The Cubans we’ve spoken with so far have been quite unreserved about their feelings on the fruits of the revolution. “We’ve been figuring it out as we go along,” is a common refrain. Chucking Batista and the old regime out was a no brainer, albeit an improbable accomplishment, given the money and vested international power behind the old regime. They talk about it with the same reverence that Israelis use for their war of independence: a ragtag group of idealists – rural peasants and college students coming together against overwhelming odds. But once the dust had settled and it came to establishing a new system of government, well, governing had been a purely theoretical exercise up to that point, argued and debated in back rooms with the same fervor (and unwarranted conviction) that you might expect from college students.
They’ve been sanguine about the results. Were mistakes made? They’re quick to laugh – where do we start? But hey, they say, we keep tweaking things, trying to figure out how to make it work. The ideology has been fluid, with an emphasis on practicality. You might catch a moment of bitterness – just a moment – at the how they feel the world has taken turns promising favors when it suited, then snatching them away. Joel points out that the Russian embassy is shaped like the hilt of an enormous knife, stuck, they like to say, in Cuba’s back. But then his broad, easy smile is back: “Hey, what can you do?”
From my email, it seems that I’m not the only one struck by the parallels with Israeli independence, and a fascination with how differently the big players in the world at large have responded. (No, don’t worry – I’m not at all oblivious to the country’s ongoing abuses of human rights, nor, I’m sure are the Cubans with whom we’ve been speaking. Just saying – have a look at some other countries with whom we’ve been best of buddies.)
But enough about politics. Anyone who’s traveled farther than the next county line (or, hell, ever turned on the new – even Fox News!), should be well aware of the gulf that exists between a government and the people it governs. And we’re here to meet the people. Did I mention that the whole point of this trip (other than hey, this is a chance to see Cuba!) is as a cultural arts exchange? We’ve been spending our days meeting with painters, scupltors, musicians and photographers close to non-stop during the day, seeing some amazing stuff. Can’t begin to capture it all, but here’s a and-then-we-went-to-this-other-place precis:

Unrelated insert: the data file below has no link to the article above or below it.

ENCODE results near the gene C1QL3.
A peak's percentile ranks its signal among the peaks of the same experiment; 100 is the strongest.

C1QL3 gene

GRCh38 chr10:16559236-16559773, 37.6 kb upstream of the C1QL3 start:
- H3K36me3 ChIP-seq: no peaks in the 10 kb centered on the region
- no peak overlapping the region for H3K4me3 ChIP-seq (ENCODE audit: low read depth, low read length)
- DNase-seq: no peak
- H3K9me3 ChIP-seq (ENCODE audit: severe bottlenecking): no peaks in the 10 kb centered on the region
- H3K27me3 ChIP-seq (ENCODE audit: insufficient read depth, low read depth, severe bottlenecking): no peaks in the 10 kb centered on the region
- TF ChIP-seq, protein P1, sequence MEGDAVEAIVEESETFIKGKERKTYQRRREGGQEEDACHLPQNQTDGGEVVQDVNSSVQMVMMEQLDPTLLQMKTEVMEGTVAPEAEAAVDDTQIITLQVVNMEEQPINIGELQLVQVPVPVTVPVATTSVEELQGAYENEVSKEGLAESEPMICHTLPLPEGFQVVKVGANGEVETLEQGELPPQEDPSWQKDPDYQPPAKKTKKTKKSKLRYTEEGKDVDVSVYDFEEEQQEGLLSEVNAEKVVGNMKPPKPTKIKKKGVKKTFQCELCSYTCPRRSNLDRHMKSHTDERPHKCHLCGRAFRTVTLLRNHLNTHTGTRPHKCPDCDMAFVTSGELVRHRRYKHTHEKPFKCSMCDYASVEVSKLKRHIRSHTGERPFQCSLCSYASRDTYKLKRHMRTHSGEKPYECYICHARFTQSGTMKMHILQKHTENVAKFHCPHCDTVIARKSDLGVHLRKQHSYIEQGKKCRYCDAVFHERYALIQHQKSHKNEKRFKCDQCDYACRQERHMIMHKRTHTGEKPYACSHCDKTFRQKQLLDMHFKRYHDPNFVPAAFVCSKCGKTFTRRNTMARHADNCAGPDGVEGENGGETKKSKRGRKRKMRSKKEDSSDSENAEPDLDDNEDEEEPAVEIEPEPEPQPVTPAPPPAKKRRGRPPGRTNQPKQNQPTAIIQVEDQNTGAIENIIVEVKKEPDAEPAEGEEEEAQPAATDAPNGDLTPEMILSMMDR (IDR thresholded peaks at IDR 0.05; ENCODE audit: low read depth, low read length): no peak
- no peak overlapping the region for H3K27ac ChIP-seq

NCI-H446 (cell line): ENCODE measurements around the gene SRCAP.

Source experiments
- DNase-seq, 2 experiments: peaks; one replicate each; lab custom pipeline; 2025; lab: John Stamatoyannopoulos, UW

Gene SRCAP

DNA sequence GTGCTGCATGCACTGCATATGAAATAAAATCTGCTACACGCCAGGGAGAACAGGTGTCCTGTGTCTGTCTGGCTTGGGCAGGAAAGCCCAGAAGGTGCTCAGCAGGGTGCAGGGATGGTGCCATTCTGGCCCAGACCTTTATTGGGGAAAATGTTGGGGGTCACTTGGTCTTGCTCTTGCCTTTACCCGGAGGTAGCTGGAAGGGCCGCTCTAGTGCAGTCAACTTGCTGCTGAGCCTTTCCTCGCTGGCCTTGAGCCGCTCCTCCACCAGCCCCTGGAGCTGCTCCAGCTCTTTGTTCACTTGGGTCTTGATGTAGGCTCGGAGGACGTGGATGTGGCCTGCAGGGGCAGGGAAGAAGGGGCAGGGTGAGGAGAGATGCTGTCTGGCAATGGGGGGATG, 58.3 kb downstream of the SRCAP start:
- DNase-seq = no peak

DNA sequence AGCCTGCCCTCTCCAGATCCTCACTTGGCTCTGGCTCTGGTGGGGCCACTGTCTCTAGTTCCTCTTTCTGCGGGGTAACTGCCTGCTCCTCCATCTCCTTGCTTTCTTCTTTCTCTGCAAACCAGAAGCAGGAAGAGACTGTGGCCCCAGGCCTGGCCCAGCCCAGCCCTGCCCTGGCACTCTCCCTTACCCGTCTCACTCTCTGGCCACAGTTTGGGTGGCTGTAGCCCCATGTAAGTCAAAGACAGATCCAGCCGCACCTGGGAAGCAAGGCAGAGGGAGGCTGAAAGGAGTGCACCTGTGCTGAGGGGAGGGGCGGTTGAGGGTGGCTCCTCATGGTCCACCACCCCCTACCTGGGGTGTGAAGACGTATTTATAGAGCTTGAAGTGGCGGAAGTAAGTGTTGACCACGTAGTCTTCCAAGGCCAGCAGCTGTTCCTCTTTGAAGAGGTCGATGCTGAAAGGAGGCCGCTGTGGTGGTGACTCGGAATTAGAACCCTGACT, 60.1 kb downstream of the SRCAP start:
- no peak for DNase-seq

First stop, two days ago (I think it was two days ago – Maybe three? I’ve lost track) was a printers workshop in the heart of the old city. It’s run as a cooperative, where resident artists get to vote new members in.
Then it was down a maze of narrow streets with precarious masonry to visit the home and studio of Afro-European-Cuban artist Jorge Manuel Almagro. Sculptor, painter, woodworker, filmmaker – pretty much any form of art that’s going to impinge upon your eyeballs, I think Jorge has tried it. No, not “tried” – excelled. We only saw a tiny sampling of his sculpture, but his paintings leap off the canvas in those same three dimensions. I kept peering at them from different angles to reassure myself that they really were just oil on flat canvas, not wood, steel and glass built upon each other.
The modern art scene in Cuba is wildly alive, but the country has a long history of fine art, much of it on display in the Christopher Columbus Necropolis – the old Havana cemetery. Spectacular, breathtaking funerary marbles – fluttering gossamer captured in stone, commemorating the city’s beloved. The tallest (by decree) is a monument to the 34 firefighters killed in the late 1800s putting out a warehouse blaze in the heart of the old city. The warehouse owner had neglected to tell anyone of the arsenal of explosives he had hidden in back.
We spent a morning in Muraleando – an artists’ community in the hills above the harbor, built on the land grant of an old dump. I’ve forgotten how many truckloads of trash they said they had to haul away before they got down to street level, but now those same streets are decorated with gorgeous painting and sculptures.
At the other end of the city, we got to wander the world of Jose Rodriguez Fuster, a prolific and flamboyant ceramic artist who has remade his neighborhood to resemble a place in which Gaudi and Dr. Seuss would feel entirely at home.
Our final stop of the day yesterday was to the home of Roberto Salas, who as the sixteen-year old son of a New York journalist found his own snapshot on the cover of Life Magazine, documenting Castro’s prank of hanging a Cuban Liberation flag on the Statue of Liberty. Two years later, when his father came to Cuba to cover the revolution, Roberto followed in tow, and established himself as a master of the camera, taking many of the intimate and iconic portraits that have become a part of the national memory. Salas says he’s always steered away from politics. He’s just interested in people, in textures, in stories.
Then (again, sorry about the and-then-we narrative), this morning, we spent a breathless few hours with Prodanza, one of Havana’s three professional dance troupes. Y’all know I’m not one for ballet, right? But. Wow. Their school and rehearsal space is a cracked concrete floor protected from the sun and rain by a corrugated tin roof and tarp. But. Wow.
Why are you still talking?
What do you mean?
Just show us the photos.
Oh, right. Here are some photos:
Tomorrow we leave Havana for a couple of days in Trinidad, to the south. May not be online again until we get back. In the meantime, enjoy.